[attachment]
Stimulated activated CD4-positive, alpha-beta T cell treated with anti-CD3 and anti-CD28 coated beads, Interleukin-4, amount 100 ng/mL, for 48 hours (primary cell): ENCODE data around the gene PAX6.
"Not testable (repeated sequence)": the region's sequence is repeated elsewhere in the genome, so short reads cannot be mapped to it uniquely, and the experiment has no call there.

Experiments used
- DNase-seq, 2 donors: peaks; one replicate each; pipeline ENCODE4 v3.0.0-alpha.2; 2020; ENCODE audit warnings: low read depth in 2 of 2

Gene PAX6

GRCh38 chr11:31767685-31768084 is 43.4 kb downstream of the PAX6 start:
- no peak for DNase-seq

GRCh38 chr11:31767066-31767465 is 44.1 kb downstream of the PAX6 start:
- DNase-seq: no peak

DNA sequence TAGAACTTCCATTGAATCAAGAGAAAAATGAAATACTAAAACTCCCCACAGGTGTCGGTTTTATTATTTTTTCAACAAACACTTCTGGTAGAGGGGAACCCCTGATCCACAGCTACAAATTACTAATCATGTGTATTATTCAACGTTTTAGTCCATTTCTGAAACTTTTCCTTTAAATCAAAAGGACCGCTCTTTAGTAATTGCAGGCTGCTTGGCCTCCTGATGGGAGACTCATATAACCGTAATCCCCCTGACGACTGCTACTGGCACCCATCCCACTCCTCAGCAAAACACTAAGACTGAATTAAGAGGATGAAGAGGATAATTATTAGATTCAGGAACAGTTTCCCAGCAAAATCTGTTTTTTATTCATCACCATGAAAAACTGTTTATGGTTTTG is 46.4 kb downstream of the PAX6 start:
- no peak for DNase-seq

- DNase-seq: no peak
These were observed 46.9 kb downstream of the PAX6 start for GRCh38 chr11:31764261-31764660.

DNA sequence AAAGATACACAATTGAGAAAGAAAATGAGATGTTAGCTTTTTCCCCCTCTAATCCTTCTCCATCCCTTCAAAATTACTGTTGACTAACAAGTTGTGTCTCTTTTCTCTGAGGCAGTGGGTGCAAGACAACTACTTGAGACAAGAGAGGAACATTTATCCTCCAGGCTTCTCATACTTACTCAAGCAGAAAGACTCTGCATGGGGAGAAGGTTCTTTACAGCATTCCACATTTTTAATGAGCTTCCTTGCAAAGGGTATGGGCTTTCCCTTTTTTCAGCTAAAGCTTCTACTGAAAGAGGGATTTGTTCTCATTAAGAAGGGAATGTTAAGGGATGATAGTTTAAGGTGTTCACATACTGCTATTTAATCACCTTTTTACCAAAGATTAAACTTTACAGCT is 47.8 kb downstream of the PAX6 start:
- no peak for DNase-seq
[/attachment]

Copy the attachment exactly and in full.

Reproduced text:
Stimulated activated CD4-positive, alpha-beta T cell treated with anti-CD3 and anti-CD28 coated beads, Interleukin-4, amount 100 ng/mL, for 48 hours (primary cell): ENCODE data around the gene PAX6.
"Not testable (repeated sequence)": the region's sequence is repeated elsewhere in the genome, so short reads cannot be mapped to it uniquely, and the experiment has no call there.

Experiments used
- DNase-seq, 2 donors: peaks; one replicate each; pipeline ENCODE4 v3.0.0-alpha.2; 2020; ENCODE audit warnings: low read depth in 2 of 2

Gene PAX6

GRCh38 chr11:31767685-31768084 is 43.4 kb downstream of the PAX6 start:
- no peak for DNase-seq

GRCh38 chr11:31767066-31767465 is 44.1 kb downstream of the PAX6 start:
- DNase-seq: no peak

DNA sequence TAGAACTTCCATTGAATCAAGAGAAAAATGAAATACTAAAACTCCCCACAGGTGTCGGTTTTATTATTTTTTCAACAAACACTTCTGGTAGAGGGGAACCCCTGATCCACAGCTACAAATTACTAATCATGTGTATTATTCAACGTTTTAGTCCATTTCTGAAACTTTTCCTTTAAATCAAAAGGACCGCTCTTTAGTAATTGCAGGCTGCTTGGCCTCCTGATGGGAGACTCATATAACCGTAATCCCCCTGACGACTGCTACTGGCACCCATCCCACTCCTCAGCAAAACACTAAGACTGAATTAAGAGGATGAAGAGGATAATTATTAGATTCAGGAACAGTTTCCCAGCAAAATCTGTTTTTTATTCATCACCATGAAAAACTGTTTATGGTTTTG is 46.4 kb downstream of the PAX6 start:
- no peak for DNase-seq

- DNase-seq: no peak
These were observed 46.9 kb downstream of the PAX6 start for GRCh38 chr11:31764261-31764660.

DNA sequence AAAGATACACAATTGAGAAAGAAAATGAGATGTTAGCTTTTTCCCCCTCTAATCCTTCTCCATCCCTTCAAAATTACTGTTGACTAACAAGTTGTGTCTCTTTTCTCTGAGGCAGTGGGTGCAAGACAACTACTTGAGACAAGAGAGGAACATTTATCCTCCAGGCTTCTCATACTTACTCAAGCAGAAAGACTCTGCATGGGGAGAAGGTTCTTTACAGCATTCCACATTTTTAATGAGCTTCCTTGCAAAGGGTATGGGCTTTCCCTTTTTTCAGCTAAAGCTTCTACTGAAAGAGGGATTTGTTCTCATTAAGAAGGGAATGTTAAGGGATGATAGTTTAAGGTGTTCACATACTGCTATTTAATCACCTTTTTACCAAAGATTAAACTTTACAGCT is 47.8 kb downstream of the PAX6 start:
- no peak for DNase-seq